Road safety to be taught in upper primary schools

Government will include road safety in the upper primary school curriculum to sensitize pupils about road use as one of the ways to reduce accidents on Ugandan roads.

The development was revealed by the commissioner of transport regulation and safety in the Ministry of Works and Transport, Winston Katushabe during the relaunch of the heads-up campaign by VIVO Energy Uganda, aimed at addressing the safety concerns of children who commute to and from school on boda-bodas without wearing recommended safety helmets.

“It is high time we sensitise our children about road safety. As a ministry we have a curriculum developed for lower primary on road safety but we still have challenges with people who are well trained in this area. We intend to roll this even for upper primary. We write to the Ministry of Education and engage them on how this can be rolled out and have people appreciate road safety from primary up to may be university,” Katushabe said.

Commenting about the same, the state minister for Primary Education, Dr. Moricu Kaducu confirmed plans are underway to have road safety taught in primary school.

“We rolled out road safety in lower primary section in 2011 but it hasn’t achieved the intended benefits and we need to do more.  Going forward, we are to engage Ministry of Transport to see how best we can develop a curriculum (for upper primary) which content to be included and be taught. Without agreeing what to teach, it is difficult to roll it out,” Kaducu said.

“Most importantly, we want to see to it that we take opportunity in every school material coming out. For example, we are discussing the possibility of ensuring the covers of all text books having a message of road safety. If we have the same road safety tips behind the text books, it will add value to our children. This is something we are discussing and the many avenues to include road safety tips for children in upper primary schools.”

New campaign

According to Johan Grobbelaar, the Vivo Energy Uganda Managing Director, the head up campaign seeks to raise awareness about the importance of using child-specific helmets, ensuring the safety of young passengers.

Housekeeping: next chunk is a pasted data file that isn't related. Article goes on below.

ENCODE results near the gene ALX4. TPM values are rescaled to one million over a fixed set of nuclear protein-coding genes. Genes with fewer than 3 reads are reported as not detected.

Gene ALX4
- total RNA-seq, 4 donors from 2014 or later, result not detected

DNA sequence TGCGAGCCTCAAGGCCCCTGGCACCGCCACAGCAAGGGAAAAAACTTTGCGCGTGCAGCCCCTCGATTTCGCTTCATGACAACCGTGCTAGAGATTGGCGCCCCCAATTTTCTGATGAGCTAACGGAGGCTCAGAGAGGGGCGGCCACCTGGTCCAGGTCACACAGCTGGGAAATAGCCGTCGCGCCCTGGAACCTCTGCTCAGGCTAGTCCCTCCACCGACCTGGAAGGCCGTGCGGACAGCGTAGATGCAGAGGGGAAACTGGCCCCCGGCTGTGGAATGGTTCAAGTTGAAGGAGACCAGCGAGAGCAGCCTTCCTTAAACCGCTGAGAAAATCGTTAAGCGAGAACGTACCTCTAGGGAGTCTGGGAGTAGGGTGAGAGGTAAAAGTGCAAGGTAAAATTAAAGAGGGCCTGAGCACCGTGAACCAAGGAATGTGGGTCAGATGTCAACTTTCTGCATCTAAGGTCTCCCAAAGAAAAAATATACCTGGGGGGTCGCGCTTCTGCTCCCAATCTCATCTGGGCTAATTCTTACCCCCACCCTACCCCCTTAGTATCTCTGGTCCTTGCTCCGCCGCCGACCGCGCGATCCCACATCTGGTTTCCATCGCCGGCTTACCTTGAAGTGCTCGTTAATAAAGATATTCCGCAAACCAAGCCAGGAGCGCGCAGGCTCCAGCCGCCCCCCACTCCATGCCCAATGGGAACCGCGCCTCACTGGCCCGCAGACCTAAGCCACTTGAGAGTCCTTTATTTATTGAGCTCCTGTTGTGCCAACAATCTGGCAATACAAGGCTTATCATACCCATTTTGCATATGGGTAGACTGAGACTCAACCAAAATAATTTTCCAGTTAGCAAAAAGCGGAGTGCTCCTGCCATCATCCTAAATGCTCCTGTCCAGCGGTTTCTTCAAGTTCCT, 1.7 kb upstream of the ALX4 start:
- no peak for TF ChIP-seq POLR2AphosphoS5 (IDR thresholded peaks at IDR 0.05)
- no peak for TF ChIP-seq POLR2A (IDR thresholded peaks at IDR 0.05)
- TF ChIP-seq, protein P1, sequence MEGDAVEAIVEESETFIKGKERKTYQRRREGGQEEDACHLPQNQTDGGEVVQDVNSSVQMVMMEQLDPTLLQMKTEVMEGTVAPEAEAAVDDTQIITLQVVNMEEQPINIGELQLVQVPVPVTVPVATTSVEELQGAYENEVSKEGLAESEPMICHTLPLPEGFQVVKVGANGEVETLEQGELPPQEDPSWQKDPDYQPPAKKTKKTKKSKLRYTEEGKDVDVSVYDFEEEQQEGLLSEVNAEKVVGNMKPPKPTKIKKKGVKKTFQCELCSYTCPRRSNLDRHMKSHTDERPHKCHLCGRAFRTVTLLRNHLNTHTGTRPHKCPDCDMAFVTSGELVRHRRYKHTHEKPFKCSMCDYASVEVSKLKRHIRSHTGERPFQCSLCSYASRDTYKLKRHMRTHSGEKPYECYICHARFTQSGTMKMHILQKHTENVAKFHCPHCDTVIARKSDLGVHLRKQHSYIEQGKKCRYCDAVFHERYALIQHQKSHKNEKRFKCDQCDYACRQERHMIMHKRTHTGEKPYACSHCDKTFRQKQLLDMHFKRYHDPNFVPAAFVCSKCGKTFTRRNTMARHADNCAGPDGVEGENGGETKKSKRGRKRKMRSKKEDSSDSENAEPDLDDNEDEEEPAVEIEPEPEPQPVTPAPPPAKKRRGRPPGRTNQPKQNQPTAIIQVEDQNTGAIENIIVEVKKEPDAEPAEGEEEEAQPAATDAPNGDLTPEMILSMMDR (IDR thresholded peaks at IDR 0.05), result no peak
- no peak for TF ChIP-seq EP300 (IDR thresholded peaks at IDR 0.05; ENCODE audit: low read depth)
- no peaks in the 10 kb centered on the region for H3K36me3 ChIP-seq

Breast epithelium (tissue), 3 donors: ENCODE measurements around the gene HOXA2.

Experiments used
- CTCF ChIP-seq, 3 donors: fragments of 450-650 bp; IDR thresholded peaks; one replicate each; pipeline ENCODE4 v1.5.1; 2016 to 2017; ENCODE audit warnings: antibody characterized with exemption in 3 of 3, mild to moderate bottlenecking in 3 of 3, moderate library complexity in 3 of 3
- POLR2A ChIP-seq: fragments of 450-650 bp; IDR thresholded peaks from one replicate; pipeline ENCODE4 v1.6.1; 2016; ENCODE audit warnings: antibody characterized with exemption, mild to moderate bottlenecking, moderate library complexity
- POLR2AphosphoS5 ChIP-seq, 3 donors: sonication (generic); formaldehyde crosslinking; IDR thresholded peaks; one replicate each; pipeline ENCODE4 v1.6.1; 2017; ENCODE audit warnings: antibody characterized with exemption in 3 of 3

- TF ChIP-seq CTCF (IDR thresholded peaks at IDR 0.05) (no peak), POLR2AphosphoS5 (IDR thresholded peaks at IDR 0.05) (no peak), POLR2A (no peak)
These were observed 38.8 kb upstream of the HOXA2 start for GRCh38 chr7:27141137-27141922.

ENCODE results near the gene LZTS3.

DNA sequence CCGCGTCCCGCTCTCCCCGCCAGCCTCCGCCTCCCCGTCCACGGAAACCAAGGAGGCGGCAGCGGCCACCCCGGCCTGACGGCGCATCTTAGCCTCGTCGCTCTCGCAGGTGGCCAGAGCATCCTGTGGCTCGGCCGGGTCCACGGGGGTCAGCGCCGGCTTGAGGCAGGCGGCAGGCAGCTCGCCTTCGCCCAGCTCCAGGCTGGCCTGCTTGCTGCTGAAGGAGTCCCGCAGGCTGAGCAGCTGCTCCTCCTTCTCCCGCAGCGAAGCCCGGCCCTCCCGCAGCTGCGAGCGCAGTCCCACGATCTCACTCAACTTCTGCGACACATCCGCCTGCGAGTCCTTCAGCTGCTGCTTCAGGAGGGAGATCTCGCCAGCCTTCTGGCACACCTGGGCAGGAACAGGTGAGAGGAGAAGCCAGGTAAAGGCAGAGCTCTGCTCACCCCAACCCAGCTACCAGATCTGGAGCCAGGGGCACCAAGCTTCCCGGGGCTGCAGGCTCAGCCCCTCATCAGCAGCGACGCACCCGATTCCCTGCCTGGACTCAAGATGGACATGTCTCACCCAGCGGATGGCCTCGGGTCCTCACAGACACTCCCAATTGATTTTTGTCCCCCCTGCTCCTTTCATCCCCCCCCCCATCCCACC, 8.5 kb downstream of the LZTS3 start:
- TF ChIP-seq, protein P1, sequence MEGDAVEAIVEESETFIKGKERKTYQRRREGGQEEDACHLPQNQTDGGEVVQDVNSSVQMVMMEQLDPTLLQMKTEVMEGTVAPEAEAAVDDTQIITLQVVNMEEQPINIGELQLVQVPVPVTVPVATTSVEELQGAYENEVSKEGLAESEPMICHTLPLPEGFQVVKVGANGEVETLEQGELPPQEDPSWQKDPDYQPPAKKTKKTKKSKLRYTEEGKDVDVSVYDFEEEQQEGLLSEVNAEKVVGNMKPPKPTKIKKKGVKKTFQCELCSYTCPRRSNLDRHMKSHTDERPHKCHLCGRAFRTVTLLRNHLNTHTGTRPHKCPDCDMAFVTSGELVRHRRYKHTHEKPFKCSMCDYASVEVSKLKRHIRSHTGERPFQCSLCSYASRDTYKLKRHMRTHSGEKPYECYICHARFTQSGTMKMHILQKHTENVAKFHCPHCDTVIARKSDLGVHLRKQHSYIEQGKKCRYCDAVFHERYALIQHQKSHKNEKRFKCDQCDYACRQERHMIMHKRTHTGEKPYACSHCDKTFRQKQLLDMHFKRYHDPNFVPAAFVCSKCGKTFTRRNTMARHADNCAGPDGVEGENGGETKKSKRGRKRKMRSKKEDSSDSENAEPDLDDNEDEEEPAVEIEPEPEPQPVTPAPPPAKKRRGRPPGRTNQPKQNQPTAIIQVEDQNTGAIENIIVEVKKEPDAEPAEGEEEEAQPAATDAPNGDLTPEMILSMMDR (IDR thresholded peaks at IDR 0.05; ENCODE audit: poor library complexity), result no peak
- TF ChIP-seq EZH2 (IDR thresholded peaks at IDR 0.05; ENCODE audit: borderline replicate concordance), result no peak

To this, he said Vivo Energy Uganda will distribute over 1000 helmets to at least 50 schools around the country.

“By promoting responsible road habits and advocating for the adoption of child-specific helmets, we strive to create a safer environment and protect the well-being of children traveling on boda-bodas. We need to look at road safety and awareness at school as something crucial. We need to see how we can educate our children about road safety,” Grobbelaar said.

“There should be a golden rule for children that before they sit onto motorcycles, they wear helmets. This is aimed at protecting their lives. Since every child deserves a safe ride, every boda boda rider needs to be sensitized about road safety. We should all remember that our actions have power to protect the lives of the young passengers.”

The State Minister for Primary Education, Dr. Moricu Kaducu said the safety of children is key while they travel to and from school as they travel on motorcycles.

“This issue of child safety while on the road has been overlooked by many. Motorcyclists are the largest perpetuators of violation of traffic guidelines in terms of speed, not using helmets and no reflector jackets. Many of riders lack basic training in road safety and don’t have riding permits . All these lead to accidents and innocent learners and souls get involved in accidents.”

The minister noted that boda bodas account for the largest number of accidents which have cost the country many lives.

“Statistics from the Ministry of Health show road traffic accidents are the biggest  cause of hospital congestion.”

The Kampala Metropolitan traffic police commander, Rogers Nsereko said having helmets for passengers and riders is key while on the road.

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